Health Benefits of Alcohol Consumption

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  • 0:02 Is It Good For You?
  • 1:06 Benefits
  • 2:50 Balancing Risk
  • 4:31 Lesson Summary
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Lesson Transcript
Instructor: Lisa Roundy

Lisa has taught at all levels from kindergarten to college and has a master's degree in human relations.

There are some possible health benefits associated with the consumption of alcohol. However, you have to weigh possible negative consequences along with these health benefits.

Is It Good for You?

Everyone has heard the saying, 'An apple a day keeps the doctor away'. But we also all know that eating too many apples at one time can cause a painful stomachache. If you were allergic to apples, it might have even worse consequences!

The same can be considered true about drinking alcohol. You may have heard recent reports that one glass of wine a day can help prevent some health concerns. However, if you drink too much wine you will end up with a bad headache in the morning. You may also have other health issues that are affected in a negative way by drinking alcohol.

People have been drinking alcohol since ancient times. There is also a history of debate about whether alcohol is good for you or bad for you. This debate has no easy resolution. Alcohol can act as a poison or as a tonic, and it can affect the body in many different ways. This lesson will examine some possible health benefits of moderate alcohol consumption, as well as how to weigh these health benefits against possible health risks.


One of the most publicized benefits of moderate alcohol consumption is its association with a decreased risk of cardiovascular disease. This means that moderate alcohol consumption can potentially reduce a person's risk for heart attack, stroke, or peripheral vascular disease. There are two reasons for this. First, moderate amounts of alcohol consumption may help raise the levels of HDL, or good cholesterol. Higher levels of HDL are associated with greater protection against heart disease.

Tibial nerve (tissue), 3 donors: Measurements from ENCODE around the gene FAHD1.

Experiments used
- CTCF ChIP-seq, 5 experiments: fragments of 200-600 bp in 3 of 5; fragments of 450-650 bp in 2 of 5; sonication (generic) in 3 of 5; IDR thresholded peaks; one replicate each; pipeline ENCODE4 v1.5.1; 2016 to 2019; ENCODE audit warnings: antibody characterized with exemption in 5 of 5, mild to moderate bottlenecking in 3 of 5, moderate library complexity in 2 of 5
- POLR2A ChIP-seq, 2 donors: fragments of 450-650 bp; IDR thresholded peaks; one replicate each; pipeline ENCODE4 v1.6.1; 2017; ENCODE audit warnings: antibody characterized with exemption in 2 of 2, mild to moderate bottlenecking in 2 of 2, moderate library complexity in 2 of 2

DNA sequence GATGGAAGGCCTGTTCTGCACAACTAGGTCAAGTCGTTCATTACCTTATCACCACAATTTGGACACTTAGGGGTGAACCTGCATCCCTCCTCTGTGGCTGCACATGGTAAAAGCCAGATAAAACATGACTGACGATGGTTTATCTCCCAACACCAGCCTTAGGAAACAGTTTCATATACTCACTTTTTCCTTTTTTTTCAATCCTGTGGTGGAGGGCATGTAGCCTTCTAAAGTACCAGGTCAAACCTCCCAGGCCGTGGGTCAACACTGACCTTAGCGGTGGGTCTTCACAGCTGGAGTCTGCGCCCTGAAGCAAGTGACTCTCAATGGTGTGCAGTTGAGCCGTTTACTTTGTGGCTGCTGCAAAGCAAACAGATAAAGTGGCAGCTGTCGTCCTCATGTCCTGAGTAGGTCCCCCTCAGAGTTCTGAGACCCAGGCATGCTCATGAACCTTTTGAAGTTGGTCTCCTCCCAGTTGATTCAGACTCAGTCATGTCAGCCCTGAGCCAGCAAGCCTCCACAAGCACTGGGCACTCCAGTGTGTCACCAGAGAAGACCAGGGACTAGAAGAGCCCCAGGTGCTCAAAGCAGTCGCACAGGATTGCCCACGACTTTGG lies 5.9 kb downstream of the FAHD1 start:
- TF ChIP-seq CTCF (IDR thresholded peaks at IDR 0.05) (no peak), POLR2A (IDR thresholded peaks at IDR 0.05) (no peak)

Second, moderate alcohol consumption has also been linked to a reduced risk of blood clot formation. Blood clots can block arteries and are the cause of many heart attacks and strokes.

The possible benefits of moderate drinking aren't limited to cardiovascular disease. A drink before a meal can improve digestion and studies suggest that gallstones and type 2 diabetes are less likely to occur in moderate drinkers than in non-drinkers.

Social and psychological effects related to moderate alcohol consumption could also be considered beneficial. An alcoholic drink can help a person unwind after a stressful day, and an occasional drink with friends can have social benefits. These effects may contribute to a person's overall sense of well-being.

It is important to note that all of the health benefits we have discussed are related to moderate alcohol consumption. For the purposes of this lesson, this means approximately one alcoholic drink per day. There is little doubt that we would have fewer physical and mental health issues if every person who drinks alcohol limited their consumption to a single drink a day.

Balancing Risks

Alcohol affects the body in a complex number of ways, and the people who drink it are just as complex. Each person faces a different spectrum of benefits and risks because each person has unique personal histories, family histories, and health histories. Whether or not a person should drink alcohol for health reasons requires a careful balancing of these benefits and risks.

One important risk to consider is the ability to stop at one drink. If you have a history of alcohol abuse or alcoholism in your family, drinking alcohol comes with a substantial risk for alcoholism.

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